Enhanced Design Capabilities Using CFD

The use of computational fluid dynamics (CFD) in turbomachinery design is getting more and more popular given the increased computational resources. For the design process, however, there is no need for extensive CFD capabilities as the effort is put on minimizing engineering time while obtaining a design which is about 90% optimized. Here we are presenting two cases where CFD is used to derive significant information for pump design.

First, the influence of the blade shape on the parameters of the single blade hydrodynamic pump was studied by Knížat et al [1]. The investigation of the pump properties was carried out experimentally with a support of CFD methods. The accuracy of applied steady-state calculations was satisfactory for the process of design of a single blade pump, because of the good agreement between measured and calculated power curves.

For the CFD the Menter SST (shear stress transport) model of turbulence was chosen. This model effectively combines robustness and accuracy of the k-ω model in regions close to the wall with the model k-ε working better in a free stream away from the wall. These improvements make the SST model more accurate and reliable compared with the standard k-ω model. The CFD calculations served for the estimation of pump power curves. The specific energy, torque and hydraulic efficiency were evaluated for each flow rate.

This studied showed that the position of the best efficiency point is sensitive on the blade shape. Thus, it is necessary to form the blade more carefully than in a case of a classical multi-blade pump. It also follows from the calculations that the pump flow is non-symmetrical and it may cause increased dynamical load of the shaft.

In a second study conducted by Yang et al, a double volute centrifugal pump with relative low efficiency and high vibration was redesigned to improve the efficiency and reduce the unsteady radial forces with the aid of unsteady CFD analysis. The concept of entropy generation rate was proposed to evaluate the magnitude and distribution of the loss generation inside the pump. It was found that the wall frictions, wakes downstream the blade TE, flow separation near hub on pressure surface side, and mixing loss in volute are the four main sources leading to significant entropy generation in baseline pump. In the redesigned model, the entropy generation near the hub on pressure surface side was diminished and the loss in the volute was also reduced, while the loss generated by wall friction was increased with the blade number increasing. In general, the entropy generation rate was a useful technique to identify the loss sources and it is really helpful for the redesign and optimization of pumps. The local Euler head distribution (LEHD) obtained in viscous flow was proposed to evaluate the flow on constant span stream surfaces from the hub to shroud. It was found that Kutta condition was not necessarily satisfied at blade leading edge in viscous flow. A two-step-form LEHD was recommended to suppress flow separation and secondary flow near the hub on pressure side of the blade in a centrifugal impeller. The impeller was redesigned with two-step-form LEHD, and the splitter blades were added to improve hydraulic performance and to reduce unsteady radial forces.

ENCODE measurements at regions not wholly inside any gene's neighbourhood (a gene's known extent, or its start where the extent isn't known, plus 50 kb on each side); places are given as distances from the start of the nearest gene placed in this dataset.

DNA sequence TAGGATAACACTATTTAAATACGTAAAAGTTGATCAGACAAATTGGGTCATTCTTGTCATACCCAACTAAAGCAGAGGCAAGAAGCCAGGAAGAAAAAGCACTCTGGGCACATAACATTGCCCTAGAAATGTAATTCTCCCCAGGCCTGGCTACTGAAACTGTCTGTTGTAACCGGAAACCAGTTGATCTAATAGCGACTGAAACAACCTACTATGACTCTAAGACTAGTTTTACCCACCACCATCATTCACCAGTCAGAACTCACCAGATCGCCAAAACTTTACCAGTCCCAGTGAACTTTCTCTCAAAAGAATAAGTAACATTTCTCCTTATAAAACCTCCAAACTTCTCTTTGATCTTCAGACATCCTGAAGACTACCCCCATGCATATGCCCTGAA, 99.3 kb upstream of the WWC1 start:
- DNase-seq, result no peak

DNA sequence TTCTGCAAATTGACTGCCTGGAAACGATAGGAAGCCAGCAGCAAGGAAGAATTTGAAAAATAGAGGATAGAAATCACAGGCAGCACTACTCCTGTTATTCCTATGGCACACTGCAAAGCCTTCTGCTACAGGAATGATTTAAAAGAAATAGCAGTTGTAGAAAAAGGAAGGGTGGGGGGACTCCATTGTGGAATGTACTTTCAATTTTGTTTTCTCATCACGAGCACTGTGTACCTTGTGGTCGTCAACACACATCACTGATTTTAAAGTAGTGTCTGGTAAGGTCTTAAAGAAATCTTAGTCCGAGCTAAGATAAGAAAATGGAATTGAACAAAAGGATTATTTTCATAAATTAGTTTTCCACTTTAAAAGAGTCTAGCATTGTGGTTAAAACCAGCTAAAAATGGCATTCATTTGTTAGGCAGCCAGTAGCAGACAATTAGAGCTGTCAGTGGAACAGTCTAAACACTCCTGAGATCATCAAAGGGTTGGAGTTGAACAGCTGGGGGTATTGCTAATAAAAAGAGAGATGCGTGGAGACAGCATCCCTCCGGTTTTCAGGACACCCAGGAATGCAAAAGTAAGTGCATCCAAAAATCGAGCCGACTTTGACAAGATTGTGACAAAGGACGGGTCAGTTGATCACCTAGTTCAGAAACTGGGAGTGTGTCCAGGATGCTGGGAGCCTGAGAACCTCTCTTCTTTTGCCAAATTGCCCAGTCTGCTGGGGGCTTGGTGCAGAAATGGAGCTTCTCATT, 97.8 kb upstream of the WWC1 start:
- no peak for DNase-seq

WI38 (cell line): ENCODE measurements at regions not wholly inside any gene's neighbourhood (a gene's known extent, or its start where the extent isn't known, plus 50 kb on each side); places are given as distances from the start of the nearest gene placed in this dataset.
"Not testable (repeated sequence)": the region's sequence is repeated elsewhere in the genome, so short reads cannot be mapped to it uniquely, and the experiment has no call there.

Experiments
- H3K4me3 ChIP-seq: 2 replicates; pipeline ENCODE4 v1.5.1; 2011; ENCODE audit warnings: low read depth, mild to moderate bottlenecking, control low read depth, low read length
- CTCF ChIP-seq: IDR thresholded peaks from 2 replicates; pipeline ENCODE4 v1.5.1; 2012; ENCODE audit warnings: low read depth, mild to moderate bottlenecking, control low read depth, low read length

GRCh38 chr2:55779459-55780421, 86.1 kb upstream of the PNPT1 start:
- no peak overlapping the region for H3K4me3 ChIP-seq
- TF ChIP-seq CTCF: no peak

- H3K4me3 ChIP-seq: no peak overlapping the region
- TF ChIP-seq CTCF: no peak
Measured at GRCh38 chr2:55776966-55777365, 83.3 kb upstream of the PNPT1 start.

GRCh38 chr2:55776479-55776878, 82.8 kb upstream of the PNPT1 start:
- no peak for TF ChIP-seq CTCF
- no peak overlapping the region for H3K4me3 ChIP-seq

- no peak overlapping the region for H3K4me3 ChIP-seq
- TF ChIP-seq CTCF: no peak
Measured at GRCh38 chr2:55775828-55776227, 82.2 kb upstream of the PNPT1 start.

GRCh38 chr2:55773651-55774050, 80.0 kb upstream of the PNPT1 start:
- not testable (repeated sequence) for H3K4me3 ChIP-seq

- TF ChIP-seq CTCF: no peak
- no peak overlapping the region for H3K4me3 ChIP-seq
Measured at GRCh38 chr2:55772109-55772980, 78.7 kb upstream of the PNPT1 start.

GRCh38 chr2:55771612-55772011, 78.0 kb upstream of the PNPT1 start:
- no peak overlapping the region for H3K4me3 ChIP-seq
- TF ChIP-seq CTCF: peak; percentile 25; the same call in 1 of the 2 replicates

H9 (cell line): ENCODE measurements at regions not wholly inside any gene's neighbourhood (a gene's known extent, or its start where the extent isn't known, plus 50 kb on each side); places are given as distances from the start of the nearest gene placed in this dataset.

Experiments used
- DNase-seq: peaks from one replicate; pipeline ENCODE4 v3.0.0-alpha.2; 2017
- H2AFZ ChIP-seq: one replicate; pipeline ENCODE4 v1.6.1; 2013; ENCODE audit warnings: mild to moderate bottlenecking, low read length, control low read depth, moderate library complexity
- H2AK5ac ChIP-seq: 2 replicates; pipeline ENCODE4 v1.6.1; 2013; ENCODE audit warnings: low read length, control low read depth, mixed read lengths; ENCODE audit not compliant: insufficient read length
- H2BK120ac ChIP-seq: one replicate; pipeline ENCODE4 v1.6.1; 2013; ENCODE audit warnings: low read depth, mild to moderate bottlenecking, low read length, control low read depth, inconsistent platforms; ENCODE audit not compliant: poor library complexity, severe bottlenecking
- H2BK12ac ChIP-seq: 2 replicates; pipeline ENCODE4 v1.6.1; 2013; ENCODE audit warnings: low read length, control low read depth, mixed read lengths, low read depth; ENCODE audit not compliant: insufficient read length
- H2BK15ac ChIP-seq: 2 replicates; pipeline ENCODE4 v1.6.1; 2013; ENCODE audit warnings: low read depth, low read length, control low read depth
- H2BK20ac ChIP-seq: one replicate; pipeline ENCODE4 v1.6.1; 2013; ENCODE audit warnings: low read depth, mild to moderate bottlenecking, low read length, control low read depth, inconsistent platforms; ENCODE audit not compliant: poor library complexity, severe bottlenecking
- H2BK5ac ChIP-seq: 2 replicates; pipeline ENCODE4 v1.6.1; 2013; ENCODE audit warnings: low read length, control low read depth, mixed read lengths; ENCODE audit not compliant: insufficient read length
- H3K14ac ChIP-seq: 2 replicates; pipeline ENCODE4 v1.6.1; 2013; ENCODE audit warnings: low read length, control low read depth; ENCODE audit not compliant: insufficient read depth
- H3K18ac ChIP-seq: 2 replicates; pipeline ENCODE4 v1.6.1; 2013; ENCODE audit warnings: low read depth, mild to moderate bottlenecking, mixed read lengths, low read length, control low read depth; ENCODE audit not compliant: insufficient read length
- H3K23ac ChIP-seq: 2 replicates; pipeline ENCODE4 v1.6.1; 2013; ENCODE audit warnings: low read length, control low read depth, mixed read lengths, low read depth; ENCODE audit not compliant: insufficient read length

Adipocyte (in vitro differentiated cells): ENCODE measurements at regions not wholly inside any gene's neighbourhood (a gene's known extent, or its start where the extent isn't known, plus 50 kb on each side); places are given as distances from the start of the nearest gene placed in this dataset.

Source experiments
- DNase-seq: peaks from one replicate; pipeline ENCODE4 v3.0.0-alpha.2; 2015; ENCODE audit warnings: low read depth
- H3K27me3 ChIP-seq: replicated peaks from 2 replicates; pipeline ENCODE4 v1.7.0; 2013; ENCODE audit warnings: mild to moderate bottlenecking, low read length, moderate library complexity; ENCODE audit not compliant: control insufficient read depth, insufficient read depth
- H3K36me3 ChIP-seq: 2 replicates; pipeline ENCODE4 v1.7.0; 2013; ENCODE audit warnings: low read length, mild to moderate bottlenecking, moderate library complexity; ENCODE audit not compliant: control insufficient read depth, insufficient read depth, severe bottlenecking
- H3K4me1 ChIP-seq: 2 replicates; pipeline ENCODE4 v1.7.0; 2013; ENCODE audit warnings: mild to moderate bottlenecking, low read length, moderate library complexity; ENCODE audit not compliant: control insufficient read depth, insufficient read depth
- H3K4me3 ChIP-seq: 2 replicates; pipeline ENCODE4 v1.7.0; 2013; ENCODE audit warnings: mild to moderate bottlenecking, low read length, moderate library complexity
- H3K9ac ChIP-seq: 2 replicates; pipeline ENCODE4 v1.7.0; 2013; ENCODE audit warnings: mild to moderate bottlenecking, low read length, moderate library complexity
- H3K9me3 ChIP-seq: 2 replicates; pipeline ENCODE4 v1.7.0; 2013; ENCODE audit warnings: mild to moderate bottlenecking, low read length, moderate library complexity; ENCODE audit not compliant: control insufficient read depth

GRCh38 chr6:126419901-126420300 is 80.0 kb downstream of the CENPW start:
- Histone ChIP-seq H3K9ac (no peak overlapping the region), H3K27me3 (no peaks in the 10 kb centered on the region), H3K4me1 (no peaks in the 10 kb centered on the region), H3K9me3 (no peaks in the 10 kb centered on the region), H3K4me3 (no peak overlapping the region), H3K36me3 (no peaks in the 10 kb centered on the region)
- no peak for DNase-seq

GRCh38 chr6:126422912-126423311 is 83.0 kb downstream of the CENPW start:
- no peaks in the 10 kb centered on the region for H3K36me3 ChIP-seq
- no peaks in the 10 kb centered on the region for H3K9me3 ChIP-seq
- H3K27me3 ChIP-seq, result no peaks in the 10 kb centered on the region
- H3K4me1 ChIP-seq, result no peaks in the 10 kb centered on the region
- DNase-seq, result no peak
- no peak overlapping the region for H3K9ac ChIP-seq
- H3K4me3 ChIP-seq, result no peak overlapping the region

The use of CFD integrated in a streamline engineering platform like AxSTREAM would be a valuable tool for every engineer. Try AxSTREAM and AxCFD to conduct your own research and lead to significant outcomes related to turbomachinery design, analysis and optimization!


[1] Impeller design of a single blade hydrodynamic pump, Knížat,B. and Csuka,Z. and Hyriak,M., AIP Conference Proceedings, Volume 1768, 016

[2] Computational fluid dynamics- based pump redesign to improve efficiency and decrease unsteady radial forces. Yan, P., Chu, N., Wu, D., Cao, L., Yang, S., & Wu, P. (2017).  Journal of Fluids Engineering, Transactions of the ASME, 139(1)

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